The term "sentence" is actually very vague. It is a syntactically dependent unit, which has at least one finite verb and a subject (which may be implied). What we usually mean by a sentence is a unit that begins with a capital letter and ends with a full stop (period, if you're American), or an exclamation mark or a question mark. A unit that includes a subject and a verb phrase can be usefully called a clause.
Thus, if we say "Willie sees the bird; Frank hears the noise", we have one sentence with two clauses.
The semicolon is not a replacement for the colon. Semicolons are used primarily to separate what are called contact clauses.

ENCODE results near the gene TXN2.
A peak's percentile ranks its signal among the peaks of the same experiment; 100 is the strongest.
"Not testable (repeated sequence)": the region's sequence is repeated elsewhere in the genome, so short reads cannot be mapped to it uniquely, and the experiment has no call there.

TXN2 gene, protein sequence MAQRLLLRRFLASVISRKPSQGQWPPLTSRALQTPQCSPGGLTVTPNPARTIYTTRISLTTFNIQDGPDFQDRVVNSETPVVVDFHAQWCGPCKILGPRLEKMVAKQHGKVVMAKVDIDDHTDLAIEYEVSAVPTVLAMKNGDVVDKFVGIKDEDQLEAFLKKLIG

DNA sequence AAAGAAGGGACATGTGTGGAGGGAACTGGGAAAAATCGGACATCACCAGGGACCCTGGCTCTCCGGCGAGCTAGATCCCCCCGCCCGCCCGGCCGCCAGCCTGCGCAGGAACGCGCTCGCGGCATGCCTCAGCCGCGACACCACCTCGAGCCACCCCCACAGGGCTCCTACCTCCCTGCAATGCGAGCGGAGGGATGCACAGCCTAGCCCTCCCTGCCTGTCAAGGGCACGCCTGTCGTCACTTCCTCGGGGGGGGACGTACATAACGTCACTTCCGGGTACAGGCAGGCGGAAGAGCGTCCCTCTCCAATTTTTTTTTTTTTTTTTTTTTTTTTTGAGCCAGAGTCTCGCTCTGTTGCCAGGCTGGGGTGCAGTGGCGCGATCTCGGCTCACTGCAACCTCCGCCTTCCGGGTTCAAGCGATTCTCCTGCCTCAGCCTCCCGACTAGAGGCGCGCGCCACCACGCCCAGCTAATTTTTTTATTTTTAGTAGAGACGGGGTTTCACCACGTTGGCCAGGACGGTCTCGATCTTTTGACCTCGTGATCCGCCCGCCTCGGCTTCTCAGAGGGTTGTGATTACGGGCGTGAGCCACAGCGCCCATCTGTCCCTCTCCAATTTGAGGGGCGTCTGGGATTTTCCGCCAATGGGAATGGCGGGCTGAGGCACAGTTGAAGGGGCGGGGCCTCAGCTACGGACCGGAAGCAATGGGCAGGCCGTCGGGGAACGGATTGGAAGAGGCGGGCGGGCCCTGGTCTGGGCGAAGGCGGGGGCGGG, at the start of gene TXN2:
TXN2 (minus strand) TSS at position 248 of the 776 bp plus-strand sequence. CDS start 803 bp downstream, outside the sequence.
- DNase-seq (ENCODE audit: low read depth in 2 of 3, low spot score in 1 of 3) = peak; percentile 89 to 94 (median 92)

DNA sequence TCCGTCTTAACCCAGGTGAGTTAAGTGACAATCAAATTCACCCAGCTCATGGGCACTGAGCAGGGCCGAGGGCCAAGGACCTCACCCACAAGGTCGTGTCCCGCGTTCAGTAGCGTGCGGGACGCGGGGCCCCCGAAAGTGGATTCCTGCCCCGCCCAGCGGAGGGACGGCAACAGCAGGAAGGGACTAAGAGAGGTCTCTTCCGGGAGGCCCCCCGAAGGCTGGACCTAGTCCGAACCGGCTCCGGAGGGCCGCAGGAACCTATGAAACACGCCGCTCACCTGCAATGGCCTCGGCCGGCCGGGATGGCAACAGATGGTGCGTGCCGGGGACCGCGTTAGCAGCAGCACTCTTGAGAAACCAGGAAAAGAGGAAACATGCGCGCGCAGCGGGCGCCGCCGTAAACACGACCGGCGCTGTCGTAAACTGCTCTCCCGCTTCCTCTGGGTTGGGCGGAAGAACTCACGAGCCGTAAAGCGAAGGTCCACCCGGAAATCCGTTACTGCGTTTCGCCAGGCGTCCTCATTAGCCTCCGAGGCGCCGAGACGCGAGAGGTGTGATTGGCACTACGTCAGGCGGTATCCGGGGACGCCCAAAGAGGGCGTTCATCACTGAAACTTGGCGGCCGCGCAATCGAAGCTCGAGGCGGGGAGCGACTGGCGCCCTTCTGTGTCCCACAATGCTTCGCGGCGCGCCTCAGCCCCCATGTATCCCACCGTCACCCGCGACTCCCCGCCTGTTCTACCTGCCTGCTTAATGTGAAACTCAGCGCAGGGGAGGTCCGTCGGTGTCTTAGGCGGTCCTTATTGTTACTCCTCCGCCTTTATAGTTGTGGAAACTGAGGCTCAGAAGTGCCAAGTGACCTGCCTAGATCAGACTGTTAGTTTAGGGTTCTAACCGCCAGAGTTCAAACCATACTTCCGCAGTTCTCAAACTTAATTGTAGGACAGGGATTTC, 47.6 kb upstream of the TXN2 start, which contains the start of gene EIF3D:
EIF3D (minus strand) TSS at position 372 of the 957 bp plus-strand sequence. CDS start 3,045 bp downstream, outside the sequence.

We can combine clauses into longer sentences in a number of ways. We can have relative clauses:
The woman who is wearing the yellow hat is the Duchess.
We can have subordinate clauses:
If I had a choice, I wouldn't be here.
And we can have coordinate clauses:
Willie sees the bird and Frank hears the noise.
Coordinate clauses are joined together into longer sentences using a coordinating conjuction: usually "and", "or" or "but". If we omit this conjunction, we have a sentence with two contact clauses -- and that's when we need the semicolon.
In your second example, you have a conjunction, so you shouldn't use the semicolon: "I felt sick, therefore I stayed home". Again, you can omit the conjunction, and then you get contact clauses: "I felt sick; I stayed at home."
Using commas instead of semicolons is frowned upon; you get what are called "run-on sentences", and they are considered inelegant and, by some, illiterate.